Multiple record update

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SQL
I have a situation in which I want the user to be able to make the same update to a number of records that can be described by a keylist. The issue is that other users may lock one or more of the records that require updating. I realize that I can use commitment control to handle situations where a record lock by one user would cause an update by another user to fail. Is there a way use "Create View" to grab the records I want and allocate that view so that no other users can update these records? My problem is that when I attempted this, the created view would not allocate. The physical that the view was created over was in use but *SHRRD in HELD status. My other fear is that if I can allocate the view ALL the records in the file would be unupdateable (is that even a word?). Any thoughts would be appreciated.

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Use a cursor with the FOR UPDATE clause. This locks the records and puts the other users in a holding pattern until you excercise the UPDATE WHERE CURRENT OF cursorname.

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  • Musicmikem
    First of all need a little background on platform, database, ect. Are you using Sql statements or some programming language?
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  • Amigus
    If I understand your question correctly you're trying to build a view which captures the records you'd like the user to be able to update, then you're trying to update those records in the table from which they came by their primary key and you're concerned about locking. First the view. The view itself can be used for updating on most databases (including MSSQL) if the view does not reference more than one table ie. a "join." If it does contain a join you're better off avoiding the use of a view altogether as the only solution to that problem is writing an "update trigger." Assuming the view does not contain a join and thus is updatable you can simply use an update statement on the view to do the update and normal locking contrains will protect your data integrity. If you need to do a select prior to the update to further refine the update set do the whole thing in a transaction with the transaction isolation level set to "repeatable read." Assuming the view does contain a join and is thus not updateable, use the select on the view in a subselect to obtain the list of primary keys for updating, then using an update statement on the table itself using that list. Again to preserve data integrity do all of that in a transaction with the transaction isolation level set to "repeatable read." In both cases normal locking contraints that are inherent in transactions with the above mentioned isolation level will ensure that the records are locked at the right time, in the right order to preserve integrity. Someone else suggested using a cursor. Personally I like the methods above over a cursor since cursors are usually a lot slower and more difficult to implement. Good luck.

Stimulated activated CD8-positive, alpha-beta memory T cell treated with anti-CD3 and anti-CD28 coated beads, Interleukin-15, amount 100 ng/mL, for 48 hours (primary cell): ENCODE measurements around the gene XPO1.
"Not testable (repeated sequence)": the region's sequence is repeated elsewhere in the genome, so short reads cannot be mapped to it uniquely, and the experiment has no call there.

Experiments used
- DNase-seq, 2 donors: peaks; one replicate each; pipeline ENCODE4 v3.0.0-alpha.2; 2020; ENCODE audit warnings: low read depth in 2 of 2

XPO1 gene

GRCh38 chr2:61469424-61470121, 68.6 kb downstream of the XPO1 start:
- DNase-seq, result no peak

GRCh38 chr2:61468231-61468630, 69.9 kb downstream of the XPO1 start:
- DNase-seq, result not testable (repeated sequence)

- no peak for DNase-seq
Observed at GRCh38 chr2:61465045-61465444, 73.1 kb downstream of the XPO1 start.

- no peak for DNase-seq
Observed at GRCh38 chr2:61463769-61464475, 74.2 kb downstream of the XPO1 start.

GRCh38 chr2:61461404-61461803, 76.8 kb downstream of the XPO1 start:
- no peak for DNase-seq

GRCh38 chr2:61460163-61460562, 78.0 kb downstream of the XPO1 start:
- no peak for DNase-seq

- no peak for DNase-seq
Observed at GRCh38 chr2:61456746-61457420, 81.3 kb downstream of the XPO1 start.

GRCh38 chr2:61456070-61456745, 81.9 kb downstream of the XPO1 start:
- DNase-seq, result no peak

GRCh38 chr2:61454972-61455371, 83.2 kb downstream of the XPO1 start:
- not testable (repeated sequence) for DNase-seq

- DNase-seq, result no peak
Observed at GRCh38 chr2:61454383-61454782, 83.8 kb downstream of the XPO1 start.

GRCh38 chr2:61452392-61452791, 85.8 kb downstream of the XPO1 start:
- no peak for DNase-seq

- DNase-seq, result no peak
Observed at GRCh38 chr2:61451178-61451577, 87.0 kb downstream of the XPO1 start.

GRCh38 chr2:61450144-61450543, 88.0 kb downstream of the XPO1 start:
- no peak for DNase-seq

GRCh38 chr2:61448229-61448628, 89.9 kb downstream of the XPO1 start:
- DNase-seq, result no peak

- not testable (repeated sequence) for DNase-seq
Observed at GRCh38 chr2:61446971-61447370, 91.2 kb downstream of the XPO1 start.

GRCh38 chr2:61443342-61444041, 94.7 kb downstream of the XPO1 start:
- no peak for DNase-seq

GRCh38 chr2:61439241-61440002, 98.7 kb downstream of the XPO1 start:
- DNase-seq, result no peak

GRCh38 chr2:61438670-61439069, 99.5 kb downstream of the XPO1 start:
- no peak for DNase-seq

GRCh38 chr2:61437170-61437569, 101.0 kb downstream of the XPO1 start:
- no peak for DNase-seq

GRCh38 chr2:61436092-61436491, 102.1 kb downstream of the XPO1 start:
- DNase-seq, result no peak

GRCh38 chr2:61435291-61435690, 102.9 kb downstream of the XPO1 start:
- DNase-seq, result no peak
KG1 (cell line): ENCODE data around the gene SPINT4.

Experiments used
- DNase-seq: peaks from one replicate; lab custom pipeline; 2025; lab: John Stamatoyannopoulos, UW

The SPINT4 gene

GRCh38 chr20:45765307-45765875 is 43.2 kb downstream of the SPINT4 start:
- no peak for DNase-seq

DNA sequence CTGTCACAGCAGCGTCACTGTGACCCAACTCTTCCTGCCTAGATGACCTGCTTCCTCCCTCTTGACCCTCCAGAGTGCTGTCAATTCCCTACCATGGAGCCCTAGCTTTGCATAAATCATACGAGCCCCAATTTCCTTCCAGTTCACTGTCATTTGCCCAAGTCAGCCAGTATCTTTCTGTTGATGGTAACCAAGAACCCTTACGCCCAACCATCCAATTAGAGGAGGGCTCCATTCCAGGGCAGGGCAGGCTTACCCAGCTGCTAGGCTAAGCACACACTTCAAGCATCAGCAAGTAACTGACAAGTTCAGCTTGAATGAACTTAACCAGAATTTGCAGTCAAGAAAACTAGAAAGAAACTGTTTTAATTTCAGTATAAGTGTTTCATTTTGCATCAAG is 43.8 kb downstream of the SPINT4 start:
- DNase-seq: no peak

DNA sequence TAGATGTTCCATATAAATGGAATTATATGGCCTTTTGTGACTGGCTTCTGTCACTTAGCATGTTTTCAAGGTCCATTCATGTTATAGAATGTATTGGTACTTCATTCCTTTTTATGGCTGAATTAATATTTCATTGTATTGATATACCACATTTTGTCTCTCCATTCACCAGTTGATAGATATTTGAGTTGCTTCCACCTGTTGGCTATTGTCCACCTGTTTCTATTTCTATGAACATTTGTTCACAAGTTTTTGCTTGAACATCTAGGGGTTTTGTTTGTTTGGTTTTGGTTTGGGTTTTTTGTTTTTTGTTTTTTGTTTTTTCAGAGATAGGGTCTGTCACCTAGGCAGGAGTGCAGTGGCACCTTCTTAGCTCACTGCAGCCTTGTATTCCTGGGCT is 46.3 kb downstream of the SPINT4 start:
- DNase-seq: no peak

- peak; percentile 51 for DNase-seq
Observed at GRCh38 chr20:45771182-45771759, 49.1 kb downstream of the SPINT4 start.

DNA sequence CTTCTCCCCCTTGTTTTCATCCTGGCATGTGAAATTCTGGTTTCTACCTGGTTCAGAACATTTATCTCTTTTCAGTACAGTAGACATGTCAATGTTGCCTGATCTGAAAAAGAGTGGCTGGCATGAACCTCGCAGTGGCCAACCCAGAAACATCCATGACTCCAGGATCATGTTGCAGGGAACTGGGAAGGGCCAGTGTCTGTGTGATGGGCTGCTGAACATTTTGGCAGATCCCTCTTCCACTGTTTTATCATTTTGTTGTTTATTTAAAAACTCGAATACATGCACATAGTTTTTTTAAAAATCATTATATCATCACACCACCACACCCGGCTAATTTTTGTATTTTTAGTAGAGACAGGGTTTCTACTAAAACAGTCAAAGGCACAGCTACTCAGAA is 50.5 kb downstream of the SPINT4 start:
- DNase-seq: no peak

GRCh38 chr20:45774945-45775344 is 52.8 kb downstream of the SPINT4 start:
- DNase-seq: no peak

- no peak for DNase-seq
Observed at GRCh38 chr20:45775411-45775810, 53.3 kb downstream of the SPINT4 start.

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  • Mouska
    Thanks for the help. I will try the suggestions. To answer the questions. Imbeeded SQL in RPGLE on as AS400. View is not a join, it is over a single table. Thanks again.
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  • Joepbeckeringh
    Mouska, When you create a view and try to allocate it, the system tries to allocate the underlying table. But the real problem you are having is that other users are locking records. You won't solve that with an allocate or commitment control; when someone else has a lock on a record, you can't get it, period. That is why it is called a lock. Only thing you can do is find out why records are being held in other jobs and try to correct that situation. Joep Beckeringh
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  • Gabnaim
    Just trying to summarize the good advice above: If you are trying to lock some records, a view won't do it. You need to use a transaction with isolation level "repeatable read". This will lock the records for your user. It will also prevent other users from accessing those records. This solution will reverse your problem - your user with the list will get to do the update but others will be locked out. It sounds like this may be what you want. A cursor update may be the solution if you don't want to lock those records. You run your cursor, check if optimistic lock has failed on each update, if it did, report to the user, but proceed to update the rest of the records. The user will have to re-attempt updating the remainder of the records. This would take more work and only necessary if the other users cannot wait.
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  • Mouska
    Thanks for the summation. It helped me understand the other responses better. It does seem to me that I need to use an isolation level of repeatable read. The cursor, forcing me to go back and re-update records, is not the situation I want to find myself in. Thanks again for the responses.
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